Kohl tubes representing hollow reeds, either singly or in bundles of as many as seven, first became popular during the New Kingdom. These multi-tube examples accommodated the storage of different types of eye-paint, either in different colors (black or green) or for different occasions. For instance, the individual sections of triple kohl tubes similar to this one are often labeled with the name of one of the three Egyptian seasons, indicating when they were to be used. This container is molded from faience with a vibrant blue glaze. Decorative bands, added in black glaze (manganese), run around the vessel. The cosmetics within the vessel would have been removed from the container using a thin applicator (see ECM 2011). Study of this object using x-rays revealed scrapes in the lead-based kohl that still adheres to the interior of the vessel, providing evidence of such use. In addition to its purely cosmetic use, kohl also aided in reducing glare from the sun and could even be used to treat a variety of eye ailments.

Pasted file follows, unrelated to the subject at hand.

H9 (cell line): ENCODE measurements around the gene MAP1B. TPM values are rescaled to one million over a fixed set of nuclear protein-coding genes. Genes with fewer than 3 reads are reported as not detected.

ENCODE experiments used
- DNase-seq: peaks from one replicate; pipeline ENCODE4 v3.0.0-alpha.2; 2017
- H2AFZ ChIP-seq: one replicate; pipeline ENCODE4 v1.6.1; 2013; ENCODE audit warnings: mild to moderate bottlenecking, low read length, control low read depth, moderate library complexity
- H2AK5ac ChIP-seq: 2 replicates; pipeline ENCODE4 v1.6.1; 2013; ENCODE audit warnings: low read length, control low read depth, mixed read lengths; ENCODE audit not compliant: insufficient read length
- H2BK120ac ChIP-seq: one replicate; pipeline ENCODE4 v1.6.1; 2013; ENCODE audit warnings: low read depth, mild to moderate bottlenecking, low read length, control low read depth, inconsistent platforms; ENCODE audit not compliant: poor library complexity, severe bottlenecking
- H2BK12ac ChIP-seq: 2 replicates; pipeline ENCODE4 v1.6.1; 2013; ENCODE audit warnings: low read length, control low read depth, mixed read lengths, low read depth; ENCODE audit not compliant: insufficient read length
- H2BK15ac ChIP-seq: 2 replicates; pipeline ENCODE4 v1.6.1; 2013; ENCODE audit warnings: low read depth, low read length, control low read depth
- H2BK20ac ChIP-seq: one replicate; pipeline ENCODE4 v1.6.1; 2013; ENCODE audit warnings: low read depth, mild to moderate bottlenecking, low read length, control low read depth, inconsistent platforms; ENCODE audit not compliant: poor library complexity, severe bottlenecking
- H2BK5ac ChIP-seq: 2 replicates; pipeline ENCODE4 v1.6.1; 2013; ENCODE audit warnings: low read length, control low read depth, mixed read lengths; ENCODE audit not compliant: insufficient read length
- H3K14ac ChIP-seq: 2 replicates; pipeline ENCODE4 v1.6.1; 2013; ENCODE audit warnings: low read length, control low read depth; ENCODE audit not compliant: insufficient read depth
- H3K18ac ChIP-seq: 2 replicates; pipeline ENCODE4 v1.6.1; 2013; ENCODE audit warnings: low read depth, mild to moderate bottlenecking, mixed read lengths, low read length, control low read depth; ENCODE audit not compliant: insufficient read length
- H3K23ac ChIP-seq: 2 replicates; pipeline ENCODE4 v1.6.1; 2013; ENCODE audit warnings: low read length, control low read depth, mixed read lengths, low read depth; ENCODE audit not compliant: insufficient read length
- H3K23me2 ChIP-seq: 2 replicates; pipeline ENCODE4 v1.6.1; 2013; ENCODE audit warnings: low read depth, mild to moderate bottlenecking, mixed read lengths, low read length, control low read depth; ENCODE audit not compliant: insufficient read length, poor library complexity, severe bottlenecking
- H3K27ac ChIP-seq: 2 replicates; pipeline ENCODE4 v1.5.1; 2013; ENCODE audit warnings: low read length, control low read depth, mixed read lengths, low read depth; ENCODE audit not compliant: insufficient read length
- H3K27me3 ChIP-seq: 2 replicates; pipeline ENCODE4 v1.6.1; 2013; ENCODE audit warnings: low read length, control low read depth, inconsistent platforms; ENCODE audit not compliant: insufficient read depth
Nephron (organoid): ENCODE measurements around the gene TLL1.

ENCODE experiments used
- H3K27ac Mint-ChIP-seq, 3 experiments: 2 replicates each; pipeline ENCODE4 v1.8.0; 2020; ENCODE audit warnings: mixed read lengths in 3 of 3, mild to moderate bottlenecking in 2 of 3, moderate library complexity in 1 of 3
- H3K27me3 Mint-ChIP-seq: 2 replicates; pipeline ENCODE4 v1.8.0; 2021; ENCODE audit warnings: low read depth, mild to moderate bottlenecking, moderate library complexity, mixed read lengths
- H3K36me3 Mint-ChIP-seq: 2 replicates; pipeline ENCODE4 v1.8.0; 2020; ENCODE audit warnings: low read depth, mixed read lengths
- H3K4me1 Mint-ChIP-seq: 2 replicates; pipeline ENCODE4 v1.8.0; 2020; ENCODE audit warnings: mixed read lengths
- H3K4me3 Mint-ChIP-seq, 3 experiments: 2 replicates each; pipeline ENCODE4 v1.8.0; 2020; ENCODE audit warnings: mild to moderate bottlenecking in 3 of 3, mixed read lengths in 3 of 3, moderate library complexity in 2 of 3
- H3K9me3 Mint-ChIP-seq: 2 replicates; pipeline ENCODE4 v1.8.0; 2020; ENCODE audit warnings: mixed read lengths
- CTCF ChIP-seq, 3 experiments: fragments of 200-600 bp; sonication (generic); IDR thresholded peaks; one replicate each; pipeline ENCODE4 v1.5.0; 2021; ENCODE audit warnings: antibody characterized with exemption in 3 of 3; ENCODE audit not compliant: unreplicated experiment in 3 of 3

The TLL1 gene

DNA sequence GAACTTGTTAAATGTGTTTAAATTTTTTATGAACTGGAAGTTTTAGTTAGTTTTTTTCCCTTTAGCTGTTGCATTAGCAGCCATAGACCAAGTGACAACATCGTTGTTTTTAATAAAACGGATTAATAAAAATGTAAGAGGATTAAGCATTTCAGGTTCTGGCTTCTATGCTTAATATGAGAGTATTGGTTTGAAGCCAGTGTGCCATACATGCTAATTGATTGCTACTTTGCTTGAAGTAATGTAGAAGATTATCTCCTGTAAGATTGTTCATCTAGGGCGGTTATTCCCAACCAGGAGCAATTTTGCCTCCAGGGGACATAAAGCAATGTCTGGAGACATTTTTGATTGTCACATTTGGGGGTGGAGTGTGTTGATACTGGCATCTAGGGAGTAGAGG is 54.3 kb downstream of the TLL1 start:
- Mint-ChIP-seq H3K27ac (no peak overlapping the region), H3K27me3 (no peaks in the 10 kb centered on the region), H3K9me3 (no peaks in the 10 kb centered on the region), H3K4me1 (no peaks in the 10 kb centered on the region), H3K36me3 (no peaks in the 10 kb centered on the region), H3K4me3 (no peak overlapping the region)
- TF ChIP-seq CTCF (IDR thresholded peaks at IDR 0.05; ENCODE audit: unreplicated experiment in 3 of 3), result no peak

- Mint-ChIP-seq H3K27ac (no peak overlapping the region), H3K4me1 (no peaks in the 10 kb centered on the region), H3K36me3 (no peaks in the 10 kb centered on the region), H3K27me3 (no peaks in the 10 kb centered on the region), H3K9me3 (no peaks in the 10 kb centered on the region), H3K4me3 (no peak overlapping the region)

X-rays of the object show the presence of a more dense material (which appears white) on the inside of the tubes. Undergraduate students Ella Cammarato and Debbie Kim worked with Sanchita Balachandran to conduct x-ray fluorescence analysis on the tube openings, all of which confirmed the presence of the heavy metal lead, which is the primary component of kohl. The different amounts of lead present in the tubes may be consistent with the suggestion that not all of the tubes of kohl were used simultaneously. Further examination showed that this faience object was glazed with a copper-based blue-green glaze and painted with a black manganese-based colorant. The object has numerous cracks that were previously repaired at least twice in modern times with both a granular fill material as well as a wax-like material.